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  June 24, 2014

Palestinians Open Fire on PA for Collaborating with Israel

Early on Tuesday morning militants from the Jenin Refugee Camp opened fire on Palestinian Authority jeeps after PA openly collaborated with Israeli army.
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Lia Tarachansky is an Israeli-Russian journalist and documentary filmmaker who previously reported for The Real News Network on Israel and the occupied Palestinian territories. Born in the Soviet Union, Tarachansky grew up in a settlement in the occupied West Bank. She is the director of On the Side of the Road, a documentary on Israel's biggest taboo - the events of 1948 when the state was created. Tarachansky previously worked as a Newsroom Producer in The Real News' Washington D.C. and Toronto Headquarters, and her work appeared on BBC, Al Jazeera, USA Today, Canadian Dimension Magazine and others.

During the nearly two-week operation by the Israeli army throughout the West Bank all major Palestinian cities were invaded, hundreds of Palestinians arrested, and six killed. The stated goal of the operation is to locate those who allegedly kidnapped three Israeli settler youth, however the Israeli government has revealed its secondary purpose is to imprison members of the Hamas Party and punish the Palestinian Authority for signing its unity agreement with Hamas, uniting the West Bank and Gaza for the first time since 2007. Meanwhile, the PA has openly collaborated with the Israeli army in the operation, enraging many Palestinians. That rage led to tensions rising and when the IDF invaded Ramallah on Saturday night, a protest against the Israeli soldiers turned against the PA police station. In panic, the Palestinian policemen opened fire. In retribution, the Al Aqsa brigade kidnapped a PA policeman on Sunday in the Al Amar Refugee Camp near Ramallah, exchanging him for protesters the PA arrested that night. On Monday night, another attack on the PA took place when militants opened fire on a PA security jeep near the Jenin Refugee Camp, according to sources speaking anonymously to The Real News' Lia Tarachansky.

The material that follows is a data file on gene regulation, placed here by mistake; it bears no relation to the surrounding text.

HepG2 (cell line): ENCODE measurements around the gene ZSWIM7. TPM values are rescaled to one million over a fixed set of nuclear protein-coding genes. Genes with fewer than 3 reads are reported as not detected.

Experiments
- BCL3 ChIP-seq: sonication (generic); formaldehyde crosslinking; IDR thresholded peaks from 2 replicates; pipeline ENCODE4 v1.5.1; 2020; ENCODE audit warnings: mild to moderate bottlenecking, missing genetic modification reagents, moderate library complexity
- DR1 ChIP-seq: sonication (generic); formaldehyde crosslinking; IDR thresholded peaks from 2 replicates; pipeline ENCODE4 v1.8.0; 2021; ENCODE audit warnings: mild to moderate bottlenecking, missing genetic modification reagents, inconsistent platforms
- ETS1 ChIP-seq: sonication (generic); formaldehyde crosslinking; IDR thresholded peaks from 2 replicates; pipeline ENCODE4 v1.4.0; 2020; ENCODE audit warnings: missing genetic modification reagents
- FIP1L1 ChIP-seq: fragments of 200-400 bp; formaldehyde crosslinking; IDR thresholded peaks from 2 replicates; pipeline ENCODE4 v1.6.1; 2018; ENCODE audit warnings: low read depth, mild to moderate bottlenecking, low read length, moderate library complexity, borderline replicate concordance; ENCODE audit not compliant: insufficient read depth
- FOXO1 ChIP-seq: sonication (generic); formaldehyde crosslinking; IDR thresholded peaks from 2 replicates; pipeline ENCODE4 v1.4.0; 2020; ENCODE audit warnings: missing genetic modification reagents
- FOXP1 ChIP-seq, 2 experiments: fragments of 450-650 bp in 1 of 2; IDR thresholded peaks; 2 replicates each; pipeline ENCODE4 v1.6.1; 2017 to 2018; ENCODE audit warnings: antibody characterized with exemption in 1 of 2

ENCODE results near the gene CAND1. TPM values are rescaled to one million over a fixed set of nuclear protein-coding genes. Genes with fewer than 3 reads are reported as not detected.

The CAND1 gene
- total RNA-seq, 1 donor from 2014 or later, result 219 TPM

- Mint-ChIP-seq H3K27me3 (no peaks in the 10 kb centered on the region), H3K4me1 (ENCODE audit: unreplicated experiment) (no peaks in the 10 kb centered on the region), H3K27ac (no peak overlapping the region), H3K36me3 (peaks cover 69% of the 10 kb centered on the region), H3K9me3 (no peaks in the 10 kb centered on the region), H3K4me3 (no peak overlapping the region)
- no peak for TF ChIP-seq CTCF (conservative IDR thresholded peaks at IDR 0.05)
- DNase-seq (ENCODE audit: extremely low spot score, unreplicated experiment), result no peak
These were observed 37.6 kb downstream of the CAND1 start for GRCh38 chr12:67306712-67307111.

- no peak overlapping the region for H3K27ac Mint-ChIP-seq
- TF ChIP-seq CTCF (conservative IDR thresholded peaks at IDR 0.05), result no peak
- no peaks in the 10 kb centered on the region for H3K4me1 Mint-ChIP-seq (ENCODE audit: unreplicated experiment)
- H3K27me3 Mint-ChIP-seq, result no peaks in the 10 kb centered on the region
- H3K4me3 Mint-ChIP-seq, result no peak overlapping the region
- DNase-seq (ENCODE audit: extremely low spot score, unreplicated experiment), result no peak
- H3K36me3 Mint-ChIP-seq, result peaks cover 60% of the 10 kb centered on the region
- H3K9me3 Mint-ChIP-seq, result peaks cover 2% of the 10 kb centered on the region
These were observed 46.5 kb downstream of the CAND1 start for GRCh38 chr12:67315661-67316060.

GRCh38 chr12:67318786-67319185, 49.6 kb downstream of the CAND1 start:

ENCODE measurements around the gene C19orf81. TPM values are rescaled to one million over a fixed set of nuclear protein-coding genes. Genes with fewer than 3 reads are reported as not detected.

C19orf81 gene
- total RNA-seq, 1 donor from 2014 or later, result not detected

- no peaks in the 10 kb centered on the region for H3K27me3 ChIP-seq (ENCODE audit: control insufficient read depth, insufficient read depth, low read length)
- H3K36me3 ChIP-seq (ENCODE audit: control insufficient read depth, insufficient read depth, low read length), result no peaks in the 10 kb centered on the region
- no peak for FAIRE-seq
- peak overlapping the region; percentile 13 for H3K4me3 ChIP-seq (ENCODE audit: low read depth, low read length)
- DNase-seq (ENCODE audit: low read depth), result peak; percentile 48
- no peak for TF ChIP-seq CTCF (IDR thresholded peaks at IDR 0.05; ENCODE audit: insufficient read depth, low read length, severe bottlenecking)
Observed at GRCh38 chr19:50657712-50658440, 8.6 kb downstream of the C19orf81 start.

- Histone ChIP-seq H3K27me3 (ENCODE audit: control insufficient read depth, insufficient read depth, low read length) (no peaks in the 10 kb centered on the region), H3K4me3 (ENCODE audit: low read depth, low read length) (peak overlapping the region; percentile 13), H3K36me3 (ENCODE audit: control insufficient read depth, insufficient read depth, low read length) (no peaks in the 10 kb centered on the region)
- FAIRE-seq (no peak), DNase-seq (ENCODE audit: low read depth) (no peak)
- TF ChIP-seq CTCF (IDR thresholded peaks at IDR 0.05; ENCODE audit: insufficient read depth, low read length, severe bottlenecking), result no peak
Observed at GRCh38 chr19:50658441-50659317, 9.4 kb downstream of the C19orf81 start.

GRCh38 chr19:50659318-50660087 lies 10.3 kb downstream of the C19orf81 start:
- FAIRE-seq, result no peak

LIA TARACHANSKY, PRODUCER: Following a week of invasions by the IDF into every major city in the West Bank and the sieging of many villages, the Israeli army arrested over 300 Palestinians. On Saturday, the Israeli army invaded Qalqilya, Nablus, al-Am'ari Camp, Asira al-Qibliya, 'Arura, Salfit, Azzoun, Izbat al-Tabib, Ramallah, and raided most of the West Bank's universities, leaving six men dead in various incidents.

Throughout Israel's operation, whose stated goal is to locate those who kidnapped three settler youth, the Palestinian Authority has maintained contact and cooperation with the Israeli army to the dismay of many Palestinians. This collaboration led to rising tensions, which exploded on Sunday night, when during a night raid in the PA capital of Ramallah, youth from nearby refugee camps took to the streets.